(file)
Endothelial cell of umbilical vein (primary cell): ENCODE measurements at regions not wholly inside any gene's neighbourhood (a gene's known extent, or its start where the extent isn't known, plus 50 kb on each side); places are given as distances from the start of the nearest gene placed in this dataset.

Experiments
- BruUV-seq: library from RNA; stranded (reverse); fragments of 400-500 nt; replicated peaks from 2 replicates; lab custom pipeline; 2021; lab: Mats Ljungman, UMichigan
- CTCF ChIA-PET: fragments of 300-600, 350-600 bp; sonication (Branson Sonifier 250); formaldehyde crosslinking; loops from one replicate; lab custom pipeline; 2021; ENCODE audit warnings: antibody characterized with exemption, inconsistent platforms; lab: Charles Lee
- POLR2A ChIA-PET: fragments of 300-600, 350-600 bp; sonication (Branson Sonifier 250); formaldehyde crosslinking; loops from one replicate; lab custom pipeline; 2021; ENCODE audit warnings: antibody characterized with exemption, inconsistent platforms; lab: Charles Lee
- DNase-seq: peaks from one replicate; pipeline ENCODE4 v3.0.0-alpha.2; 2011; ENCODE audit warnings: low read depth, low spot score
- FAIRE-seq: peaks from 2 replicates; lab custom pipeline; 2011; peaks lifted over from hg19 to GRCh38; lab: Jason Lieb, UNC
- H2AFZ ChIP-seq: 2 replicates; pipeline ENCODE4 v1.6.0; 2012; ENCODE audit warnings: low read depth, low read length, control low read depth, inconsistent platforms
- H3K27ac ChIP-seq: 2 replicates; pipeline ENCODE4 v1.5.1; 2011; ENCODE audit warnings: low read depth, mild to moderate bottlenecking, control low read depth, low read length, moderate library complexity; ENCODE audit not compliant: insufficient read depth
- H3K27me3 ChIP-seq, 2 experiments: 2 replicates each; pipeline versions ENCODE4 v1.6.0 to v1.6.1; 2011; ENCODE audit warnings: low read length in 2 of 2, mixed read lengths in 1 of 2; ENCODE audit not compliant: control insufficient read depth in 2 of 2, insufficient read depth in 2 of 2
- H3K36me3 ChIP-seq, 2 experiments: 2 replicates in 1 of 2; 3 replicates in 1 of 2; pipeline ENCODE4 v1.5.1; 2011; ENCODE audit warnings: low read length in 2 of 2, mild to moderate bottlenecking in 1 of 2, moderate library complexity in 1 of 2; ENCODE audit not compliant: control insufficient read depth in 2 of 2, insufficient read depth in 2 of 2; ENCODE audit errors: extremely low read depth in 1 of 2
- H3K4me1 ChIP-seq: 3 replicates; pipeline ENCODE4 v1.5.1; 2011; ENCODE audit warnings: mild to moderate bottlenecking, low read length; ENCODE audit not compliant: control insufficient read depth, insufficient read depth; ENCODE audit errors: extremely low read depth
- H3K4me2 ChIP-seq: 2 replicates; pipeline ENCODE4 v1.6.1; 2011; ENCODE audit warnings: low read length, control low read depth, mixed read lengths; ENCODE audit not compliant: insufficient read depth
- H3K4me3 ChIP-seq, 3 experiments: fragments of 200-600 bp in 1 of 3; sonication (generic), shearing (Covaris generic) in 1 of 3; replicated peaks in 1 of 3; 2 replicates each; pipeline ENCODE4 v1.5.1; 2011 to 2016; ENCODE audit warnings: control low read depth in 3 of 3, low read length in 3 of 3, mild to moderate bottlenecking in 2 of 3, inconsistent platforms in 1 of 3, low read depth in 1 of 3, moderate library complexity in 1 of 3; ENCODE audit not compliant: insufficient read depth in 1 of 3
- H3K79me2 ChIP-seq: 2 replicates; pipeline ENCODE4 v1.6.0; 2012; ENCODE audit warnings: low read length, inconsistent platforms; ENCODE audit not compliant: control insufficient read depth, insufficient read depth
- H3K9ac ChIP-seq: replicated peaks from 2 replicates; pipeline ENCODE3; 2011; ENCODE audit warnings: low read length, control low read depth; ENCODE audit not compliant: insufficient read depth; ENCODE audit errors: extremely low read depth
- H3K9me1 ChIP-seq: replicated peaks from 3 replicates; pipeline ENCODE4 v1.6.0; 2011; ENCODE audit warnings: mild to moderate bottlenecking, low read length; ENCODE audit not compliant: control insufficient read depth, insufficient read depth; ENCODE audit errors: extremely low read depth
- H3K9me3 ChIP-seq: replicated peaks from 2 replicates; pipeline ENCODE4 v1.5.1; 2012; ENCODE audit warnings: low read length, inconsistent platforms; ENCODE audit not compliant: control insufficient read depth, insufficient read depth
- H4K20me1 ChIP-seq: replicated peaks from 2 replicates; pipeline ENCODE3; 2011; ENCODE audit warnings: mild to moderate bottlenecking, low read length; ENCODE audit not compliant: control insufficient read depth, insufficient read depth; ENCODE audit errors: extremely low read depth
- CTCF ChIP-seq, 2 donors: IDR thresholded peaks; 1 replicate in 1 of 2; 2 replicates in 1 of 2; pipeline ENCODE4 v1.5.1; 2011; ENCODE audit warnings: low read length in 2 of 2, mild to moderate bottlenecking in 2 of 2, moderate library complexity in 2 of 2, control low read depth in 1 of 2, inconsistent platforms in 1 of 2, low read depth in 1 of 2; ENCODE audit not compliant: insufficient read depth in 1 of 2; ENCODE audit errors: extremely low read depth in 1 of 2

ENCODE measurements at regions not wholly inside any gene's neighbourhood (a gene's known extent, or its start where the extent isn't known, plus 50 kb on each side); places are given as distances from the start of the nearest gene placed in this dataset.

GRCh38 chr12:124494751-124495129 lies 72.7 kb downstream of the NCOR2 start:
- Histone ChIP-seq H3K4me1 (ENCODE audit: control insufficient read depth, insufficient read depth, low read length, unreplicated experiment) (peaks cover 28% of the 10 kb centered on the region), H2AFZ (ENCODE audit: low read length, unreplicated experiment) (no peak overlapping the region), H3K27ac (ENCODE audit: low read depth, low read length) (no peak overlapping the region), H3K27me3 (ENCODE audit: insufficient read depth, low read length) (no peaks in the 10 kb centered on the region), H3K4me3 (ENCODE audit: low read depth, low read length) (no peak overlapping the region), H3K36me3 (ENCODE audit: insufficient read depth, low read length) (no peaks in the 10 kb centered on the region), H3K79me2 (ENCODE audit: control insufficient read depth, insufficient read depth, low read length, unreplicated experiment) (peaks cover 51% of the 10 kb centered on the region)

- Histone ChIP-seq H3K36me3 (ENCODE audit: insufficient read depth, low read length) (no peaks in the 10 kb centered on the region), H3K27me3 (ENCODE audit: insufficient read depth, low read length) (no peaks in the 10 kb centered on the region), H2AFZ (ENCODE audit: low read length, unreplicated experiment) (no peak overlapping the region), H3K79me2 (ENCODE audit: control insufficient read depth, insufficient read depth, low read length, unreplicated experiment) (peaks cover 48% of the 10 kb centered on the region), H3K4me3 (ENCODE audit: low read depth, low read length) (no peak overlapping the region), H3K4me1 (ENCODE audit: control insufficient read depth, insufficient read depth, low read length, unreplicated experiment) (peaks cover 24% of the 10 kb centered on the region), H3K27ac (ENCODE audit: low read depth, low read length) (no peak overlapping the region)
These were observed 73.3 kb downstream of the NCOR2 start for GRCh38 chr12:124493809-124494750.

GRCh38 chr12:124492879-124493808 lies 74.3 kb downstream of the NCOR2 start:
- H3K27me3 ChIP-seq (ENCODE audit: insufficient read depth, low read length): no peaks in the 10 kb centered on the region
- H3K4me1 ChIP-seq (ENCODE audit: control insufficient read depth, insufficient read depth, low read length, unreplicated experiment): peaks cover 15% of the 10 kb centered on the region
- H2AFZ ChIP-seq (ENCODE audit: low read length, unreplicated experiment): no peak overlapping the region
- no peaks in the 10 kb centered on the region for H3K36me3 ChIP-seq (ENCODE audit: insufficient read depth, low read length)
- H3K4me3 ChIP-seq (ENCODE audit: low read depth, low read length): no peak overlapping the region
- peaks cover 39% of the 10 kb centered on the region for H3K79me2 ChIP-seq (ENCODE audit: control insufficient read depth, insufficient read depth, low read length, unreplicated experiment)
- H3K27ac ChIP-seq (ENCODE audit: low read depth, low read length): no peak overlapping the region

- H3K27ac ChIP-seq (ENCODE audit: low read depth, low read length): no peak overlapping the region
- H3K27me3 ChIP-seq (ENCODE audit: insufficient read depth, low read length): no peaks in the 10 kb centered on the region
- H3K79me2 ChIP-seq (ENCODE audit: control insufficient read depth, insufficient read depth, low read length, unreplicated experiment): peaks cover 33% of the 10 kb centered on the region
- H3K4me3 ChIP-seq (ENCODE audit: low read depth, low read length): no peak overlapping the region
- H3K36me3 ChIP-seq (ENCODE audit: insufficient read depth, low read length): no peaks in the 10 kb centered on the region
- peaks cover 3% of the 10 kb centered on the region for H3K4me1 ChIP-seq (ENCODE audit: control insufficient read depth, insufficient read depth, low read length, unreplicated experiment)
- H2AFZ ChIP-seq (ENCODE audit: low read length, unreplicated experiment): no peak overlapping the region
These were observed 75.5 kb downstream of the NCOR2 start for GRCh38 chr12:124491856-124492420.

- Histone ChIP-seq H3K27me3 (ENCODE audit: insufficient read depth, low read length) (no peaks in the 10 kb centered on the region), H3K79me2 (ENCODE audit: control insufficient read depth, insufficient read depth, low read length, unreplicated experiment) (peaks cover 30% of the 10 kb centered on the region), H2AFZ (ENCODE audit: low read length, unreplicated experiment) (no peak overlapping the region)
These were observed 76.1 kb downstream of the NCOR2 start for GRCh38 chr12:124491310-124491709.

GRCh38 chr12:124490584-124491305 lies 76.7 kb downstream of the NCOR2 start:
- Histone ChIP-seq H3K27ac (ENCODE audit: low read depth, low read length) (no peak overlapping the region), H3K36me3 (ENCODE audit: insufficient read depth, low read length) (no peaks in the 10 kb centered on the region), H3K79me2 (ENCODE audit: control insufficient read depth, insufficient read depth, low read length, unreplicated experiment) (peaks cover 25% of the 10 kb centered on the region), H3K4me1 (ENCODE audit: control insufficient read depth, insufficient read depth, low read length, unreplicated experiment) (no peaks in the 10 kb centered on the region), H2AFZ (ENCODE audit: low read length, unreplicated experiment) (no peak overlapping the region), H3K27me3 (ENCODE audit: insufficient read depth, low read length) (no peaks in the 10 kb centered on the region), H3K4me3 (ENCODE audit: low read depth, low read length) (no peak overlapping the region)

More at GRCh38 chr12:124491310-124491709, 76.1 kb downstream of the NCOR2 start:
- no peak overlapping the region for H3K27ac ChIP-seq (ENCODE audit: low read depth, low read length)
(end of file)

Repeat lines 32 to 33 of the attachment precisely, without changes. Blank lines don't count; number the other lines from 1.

- peaks cover 39% of the 10 kb centered on the region for H3K79me2 ChIP-seq (ENCODE audit: control insufficient read depth, insufficient read depth, low read length, unreplicated experiment)
- H3K27ac ChIP-seq (ENCODE audit: low read depth, low read length): no peak overlapping the region